Friday, September 25, 2020

Outdoor Conditions (9/25): Cooling temps, shorter days

This bulletin provides only the most recent notices. Check the Adirondack Backcountry Information webpages for more detailed information on access, outdoor recreation infrastructure, and conditions.

Emergency Situations: If you get lost or injured; keep calm and stay put. If you have cell service, call 911 or the DEC Forest Ranger Emergency Dispatch, 518-891-0235.

Hike Smart by packing the proper gear. See our recommended packing list and safety tips.

Welcome to the Adirondacks. The Welcome to the Adirondacks webpage is the place to go if you are interested in learning more about the Adirondacks. It provides information about the Forest Preserve, conservation easement lands, outdoor recreation, and Leave No Trace.


Hiker Information Stations

DEC encourages visitors to stop by a Hiker Information Station ahead of their weekend hiking trip. These stations, staffed by DEC and Town of Keene stewards, provide information about parking, alternative hiking locations, local land use rules and regulations, safety and preparedness, and Leave No Trace. Please visit us at the following locations:

  • Mid’s Park, Lake Placid: Friday, 1 p.m. – 7 p.m.*
  • High Peaks Rest Area, Northbound Route 87: Saturday & Sunday, 6 a.m. – 11:30 a.m.
  • Marcy Field, Keene: Friday-Monday, 7 a.m. – 1 p.m.

*This station will move inside the Lake Placid Visitors Bureau during inclement weather.


Remember a Headlamp

Hiker using a headlamp

A headlamp or flashlight is one of the 10 essential items you should bring on every hike. DEC is seeing an increase in individuals without headlamps requiring rescue. Hiking in the dark can be dangerous. When you are unable to see where you are going, you are more likely to get lost or injured. A headlamp will help you hike out safely if you get caught in the woods after dark. Even if your planned hike should conclude before sunset, you should still bring a headlamp in case of emergencies or unexpected delays. Do not rely on your phone’s flashlight. Phones can die, and using the flashlight will drain your battery quickly. Bring extra batteries and a back-up source of light as well.

Approximate Time of Sunset: 6:45 p.m.


Carry Extra Layers

Fall is here, which means it’s time to layer up. It’s getting colder in the mountains, and temperatures fluctuate depending on the time of day and your elevation. Stay safe and warm by wearing and bringing the right clothes. Start with non-cotton, moisture-wicking base layers. Wear or pack additional warm, waterproof, and windproof layers, a hat, and mittens. Bring extra base layers and socks. Add or remove layers as needed. Avoid sweating through your clothes. As sweaty clothes cool, they create ideal conditions for hypothermia. Learn more about layering and fall hiking preparedness on DEC’s Hike Smart NY webpages.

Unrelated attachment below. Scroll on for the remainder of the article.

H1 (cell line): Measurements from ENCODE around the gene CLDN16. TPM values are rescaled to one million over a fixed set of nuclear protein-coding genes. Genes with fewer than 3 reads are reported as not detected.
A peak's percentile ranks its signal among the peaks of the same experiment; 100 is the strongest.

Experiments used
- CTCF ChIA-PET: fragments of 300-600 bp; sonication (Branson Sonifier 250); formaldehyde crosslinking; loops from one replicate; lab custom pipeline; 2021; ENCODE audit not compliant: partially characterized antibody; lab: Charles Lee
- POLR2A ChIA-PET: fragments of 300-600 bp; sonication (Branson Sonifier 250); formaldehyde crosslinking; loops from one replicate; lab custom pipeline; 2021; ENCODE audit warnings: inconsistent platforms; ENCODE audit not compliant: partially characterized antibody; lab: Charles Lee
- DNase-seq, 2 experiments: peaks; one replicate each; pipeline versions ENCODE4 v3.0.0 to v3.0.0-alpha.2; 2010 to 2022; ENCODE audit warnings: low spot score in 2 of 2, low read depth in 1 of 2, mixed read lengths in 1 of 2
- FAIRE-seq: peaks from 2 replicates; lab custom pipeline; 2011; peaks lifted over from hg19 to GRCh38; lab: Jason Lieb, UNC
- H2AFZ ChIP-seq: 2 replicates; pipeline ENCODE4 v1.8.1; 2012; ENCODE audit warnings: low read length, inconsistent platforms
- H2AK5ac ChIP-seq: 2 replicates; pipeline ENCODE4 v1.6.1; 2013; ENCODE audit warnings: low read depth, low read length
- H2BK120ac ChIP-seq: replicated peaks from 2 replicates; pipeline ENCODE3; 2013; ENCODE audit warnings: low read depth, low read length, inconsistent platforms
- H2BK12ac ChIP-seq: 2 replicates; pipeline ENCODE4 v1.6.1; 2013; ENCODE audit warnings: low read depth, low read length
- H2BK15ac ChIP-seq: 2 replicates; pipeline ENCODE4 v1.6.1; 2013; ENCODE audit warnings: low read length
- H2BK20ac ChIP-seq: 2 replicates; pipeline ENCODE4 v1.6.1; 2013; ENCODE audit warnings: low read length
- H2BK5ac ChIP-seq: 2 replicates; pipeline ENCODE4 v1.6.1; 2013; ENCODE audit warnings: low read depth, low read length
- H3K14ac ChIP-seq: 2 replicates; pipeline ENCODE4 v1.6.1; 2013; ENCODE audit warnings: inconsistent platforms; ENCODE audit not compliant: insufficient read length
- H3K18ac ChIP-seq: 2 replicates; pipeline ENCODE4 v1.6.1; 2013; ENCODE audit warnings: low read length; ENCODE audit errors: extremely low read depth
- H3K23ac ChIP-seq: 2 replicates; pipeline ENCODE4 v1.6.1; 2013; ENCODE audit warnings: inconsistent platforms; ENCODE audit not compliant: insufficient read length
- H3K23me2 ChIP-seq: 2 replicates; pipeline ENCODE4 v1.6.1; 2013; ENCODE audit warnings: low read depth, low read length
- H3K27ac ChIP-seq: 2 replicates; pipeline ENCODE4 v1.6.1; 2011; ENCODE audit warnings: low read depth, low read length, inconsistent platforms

General Conditions

Travel: Check 511NY for road closures and travel conditions. If you plan on hiking in the High Peaks, use 511NY to check the status of parking lots along the busy Route 73 corridor. Have back-up plans in place and, if the parking lot at your desired destination is full, move on to your back-up plan. Status of parking lots is being updated throughout the day by patrolling DEC Forest Rangers and Forest Ranger Assistants.

Weather: Temperatures are cooling. Check the National Weather Service or NY Mesonow for current conditions and forecasts for the locations where you plan to recreate.

Fire Danger: moderate, except in the far northern and northwestern reaches where it is Low. Check the DEC Fire Danger Map for updated conditions.

Campfires: Never leave campfires unattended. Fully extinguish your campfire before leaving your campsite. Stirring water or dirt into the remains of the fire can help. Learn more about campfire safety.

Water Conditions: Water levels of most rivers are below average or low. Check the USGS Current Water Data for New York for stream flow of selected waters.

Nuisance Bears: Nuisance bear activity is high in the front country and the backcountry. Please take steps to prevent attracting bears in the backcountry. The use of bear resistant canisters by overnight campers is required in the Eastern Zone of the High Peaks Wilderness and recommended throughout the Adirondacks.

Hunting Seasons: Some autumn hunting seasons are open. Hikers should be aware that they may meet hunters bearing firearms or archery equipment while hiking on trails. Please recognize that they are fellow outdoor recreationists with the legal right to participate in these activities on the Forest Preserve. Hunting accidents involving non-hunters are extremely rare. Hikers may wear bright colors as an extra precaution if it makes them feel more comfortable.

Ticks: Ticks are still a concern this time of year. Wear light-colored clothing with a tight weave to spot ticks easily. Wear enclosed shoes, long pants and a long-sleeved shirt. Tuck pant legs into socks or boots and shirt into pants. Check clothes and any exposed skin frequently for ticks while outdoors. Consider using insect repellent. Stay on cleared, well-traveled trails and walk in the center of trails. Avoid dense woods and bushy areas. Additional tips for tick prevention.

Clean, Drain, and Dry – Prevent the spread of aquatic invasive species and have your boat and trailer inspected and cleaned at one of the many boat inspection and wash stations across the Adirondacks, including the Adirondack Welcome Center’s boat wash, located between Exits 17 and 18 on the Northway, before entering the Adirondacks.